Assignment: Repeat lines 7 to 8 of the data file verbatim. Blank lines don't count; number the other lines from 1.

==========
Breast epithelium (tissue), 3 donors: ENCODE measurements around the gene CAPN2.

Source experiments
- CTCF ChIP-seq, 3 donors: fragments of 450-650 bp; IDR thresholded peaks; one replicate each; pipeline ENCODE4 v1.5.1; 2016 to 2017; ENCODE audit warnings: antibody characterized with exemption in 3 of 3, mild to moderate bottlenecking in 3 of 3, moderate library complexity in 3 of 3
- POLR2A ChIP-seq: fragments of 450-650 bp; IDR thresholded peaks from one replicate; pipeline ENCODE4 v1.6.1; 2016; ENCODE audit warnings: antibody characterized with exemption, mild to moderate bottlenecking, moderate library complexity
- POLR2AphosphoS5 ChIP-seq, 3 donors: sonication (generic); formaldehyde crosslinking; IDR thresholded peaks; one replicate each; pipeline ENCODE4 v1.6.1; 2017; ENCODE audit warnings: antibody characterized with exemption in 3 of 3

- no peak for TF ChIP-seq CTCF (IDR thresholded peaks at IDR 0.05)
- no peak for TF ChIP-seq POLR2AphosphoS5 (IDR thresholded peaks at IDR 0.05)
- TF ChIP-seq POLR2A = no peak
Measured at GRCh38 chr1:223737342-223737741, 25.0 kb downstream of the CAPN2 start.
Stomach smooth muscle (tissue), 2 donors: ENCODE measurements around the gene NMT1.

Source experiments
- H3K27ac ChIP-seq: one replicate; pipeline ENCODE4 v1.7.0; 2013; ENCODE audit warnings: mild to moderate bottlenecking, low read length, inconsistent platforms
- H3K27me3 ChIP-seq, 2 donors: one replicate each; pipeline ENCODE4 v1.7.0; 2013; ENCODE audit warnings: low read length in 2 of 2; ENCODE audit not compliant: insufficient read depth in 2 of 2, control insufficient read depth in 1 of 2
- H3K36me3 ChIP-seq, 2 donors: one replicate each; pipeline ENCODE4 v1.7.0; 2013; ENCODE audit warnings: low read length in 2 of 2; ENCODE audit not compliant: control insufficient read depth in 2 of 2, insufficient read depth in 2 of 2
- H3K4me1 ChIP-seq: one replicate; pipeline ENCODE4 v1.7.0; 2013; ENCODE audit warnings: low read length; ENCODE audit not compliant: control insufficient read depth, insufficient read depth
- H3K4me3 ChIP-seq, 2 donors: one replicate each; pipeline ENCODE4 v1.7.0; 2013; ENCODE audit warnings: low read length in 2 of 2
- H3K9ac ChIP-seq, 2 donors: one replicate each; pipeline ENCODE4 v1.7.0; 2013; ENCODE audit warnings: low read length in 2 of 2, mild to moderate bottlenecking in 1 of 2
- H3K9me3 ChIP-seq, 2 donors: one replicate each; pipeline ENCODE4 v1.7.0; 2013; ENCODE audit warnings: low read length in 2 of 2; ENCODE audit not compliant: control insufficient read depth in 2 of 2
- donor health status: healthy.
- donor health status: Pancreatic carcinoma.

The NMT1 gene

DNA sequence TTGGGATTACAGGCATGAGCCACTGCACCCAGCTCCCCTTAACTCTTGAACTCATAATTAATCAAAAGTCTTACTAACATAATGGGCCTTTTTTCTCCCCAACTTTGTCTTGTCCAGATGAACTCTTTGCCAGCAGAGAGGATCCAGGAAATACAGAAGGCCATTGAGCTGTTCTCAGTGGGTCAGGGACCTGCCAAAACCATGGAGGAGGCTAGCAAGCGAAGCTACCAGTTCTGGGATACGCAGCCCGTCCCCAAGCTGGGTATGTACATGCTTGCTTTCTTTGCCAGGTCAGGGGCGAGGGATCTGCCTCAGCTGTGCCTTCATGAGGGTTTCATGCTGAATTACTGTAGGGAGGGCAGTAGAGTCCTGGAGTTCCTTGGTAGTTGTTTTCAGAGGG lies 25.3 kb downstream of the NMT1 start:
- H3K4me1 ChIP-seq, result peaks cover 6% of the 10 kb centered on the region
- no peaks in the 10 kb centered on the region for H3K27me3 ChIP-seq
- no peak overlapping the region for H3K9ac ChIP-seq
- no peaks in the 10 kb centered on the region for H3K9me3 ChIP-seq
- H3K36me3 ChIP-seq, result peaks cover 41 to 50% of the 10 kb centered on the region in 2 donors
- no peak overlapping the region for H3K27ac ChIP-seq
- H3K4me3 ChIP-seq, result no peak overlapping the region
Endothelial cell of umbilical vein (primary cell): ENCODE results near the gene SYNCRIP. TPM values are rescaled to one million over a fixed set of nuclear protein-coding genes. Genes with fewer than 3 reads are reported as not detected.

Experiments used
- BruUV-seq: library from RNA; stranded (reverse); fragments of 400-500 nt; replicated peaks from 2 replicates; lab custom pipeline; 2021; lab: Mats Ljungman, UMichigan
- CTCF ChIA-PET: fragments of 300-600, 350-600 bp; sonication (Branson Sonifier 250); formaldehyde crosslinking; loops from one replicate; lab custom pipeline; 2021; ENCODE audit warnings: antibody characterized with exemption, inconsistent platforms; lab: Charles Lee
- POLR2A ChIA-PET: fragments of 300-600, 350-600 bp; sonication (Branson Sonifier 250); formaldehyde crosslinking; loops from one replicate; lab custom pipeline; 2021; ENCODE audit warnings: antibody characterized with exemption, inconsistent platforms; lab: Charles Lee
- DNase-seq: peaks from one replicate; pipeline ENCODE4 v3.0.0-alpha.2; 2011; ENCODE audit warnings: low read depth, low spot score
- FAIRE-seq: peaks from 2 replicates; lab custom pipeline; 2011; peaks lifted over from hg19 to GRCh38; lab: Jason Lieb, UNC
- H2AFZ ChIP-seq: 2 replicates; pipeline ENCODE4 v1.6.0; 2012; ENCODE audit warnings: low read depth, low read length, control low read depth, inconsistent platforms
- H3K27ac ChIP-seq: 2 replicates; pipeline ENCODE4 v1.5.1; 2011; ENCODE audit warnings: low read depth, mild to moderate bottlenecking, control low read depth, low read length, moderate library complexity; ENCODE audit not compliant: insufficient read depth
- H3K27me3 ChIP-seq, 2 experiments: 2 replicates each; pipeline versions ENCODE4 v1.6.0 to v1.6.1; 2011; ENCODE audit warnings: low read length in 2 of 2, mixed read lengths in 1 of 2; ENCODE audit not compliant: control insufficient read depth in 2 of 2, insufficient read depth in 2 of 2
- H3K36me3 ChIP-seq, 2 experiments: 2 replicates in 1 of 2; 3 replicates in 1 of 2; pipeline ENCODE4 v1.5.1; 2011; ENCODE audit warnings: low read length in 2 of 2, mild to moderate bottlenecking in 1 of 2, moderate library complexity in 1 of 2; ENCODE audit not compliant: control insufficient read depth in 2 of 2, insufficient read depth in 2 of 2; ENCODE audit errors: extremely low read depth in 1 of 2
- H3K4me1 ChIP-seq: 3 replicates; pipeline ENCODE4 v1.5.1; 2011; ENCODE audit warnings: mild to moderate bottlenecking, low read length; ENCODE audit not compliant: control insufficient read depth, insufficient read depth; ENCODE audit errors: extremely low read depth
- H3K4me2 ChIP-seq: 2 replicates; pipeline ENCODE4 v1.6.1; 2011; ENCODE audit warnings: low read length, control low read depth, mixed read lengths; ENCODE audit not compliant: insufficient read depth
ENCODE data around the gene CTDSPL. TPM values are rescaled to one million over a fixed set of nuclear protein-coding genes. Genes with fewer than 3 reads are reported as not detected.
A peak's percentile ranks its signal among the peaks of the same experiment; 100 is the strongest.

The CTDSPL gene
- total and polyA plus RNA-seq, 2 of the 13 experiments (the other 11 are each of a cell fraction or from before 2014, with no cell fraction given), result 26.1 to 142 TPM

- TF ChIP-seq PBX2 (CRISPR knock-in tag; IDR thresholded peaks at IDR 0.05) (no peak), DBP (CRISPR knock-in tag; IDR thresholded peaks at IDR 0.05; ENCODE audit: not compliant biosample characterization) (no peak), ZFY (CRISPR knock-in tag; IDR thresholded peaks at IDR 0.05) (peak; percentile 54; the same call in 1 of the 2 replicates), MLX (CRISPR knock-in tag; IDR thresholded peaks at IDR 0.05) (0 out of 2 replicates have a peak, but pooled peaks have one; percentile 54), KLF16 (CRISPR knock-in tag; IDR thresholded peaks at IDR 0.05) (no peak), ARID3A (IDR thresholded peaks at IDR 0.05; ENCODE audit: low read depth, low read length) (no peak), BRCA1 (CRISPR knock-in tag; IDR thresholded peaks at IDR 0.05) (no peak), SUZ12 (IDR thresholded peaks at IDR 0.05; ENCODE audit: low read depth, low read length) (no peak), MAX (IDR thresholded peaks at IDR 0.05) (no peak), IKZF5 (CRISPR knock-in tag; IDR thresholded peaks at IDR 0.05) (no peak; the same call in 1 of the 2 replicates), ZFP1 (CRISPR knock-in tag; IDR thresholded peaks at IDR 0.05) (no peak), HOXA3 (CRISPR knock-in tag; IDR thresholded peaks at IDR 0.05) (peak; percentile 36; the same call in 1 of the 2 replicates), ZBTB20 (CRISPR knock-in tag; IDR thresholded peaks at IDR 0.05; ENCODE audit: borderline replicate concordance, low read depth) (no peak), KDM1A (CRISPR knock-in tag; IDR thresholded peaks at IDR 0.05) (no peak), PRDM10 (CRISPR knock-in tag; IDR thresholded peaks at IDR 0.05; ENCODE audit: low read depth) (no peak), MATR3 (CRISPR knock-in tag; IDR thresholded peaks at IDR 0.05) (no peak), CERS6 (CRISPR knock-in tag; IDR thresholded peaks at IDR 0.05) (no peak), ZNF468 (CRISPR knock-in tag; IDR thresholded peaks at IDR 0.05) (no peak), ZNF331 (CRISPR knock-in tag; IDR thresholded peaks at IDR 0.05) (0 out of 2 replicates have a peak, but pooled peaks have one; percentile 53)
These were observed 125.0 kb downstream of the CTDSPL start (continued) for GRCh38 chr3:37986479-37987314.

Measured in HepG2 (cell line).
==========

- no peak for TF ChIP-seq POLR2AphosphoS5 (IDR thresholded peaks at IDR 0.05)
- TF ChIP-seq POLR2A = no peak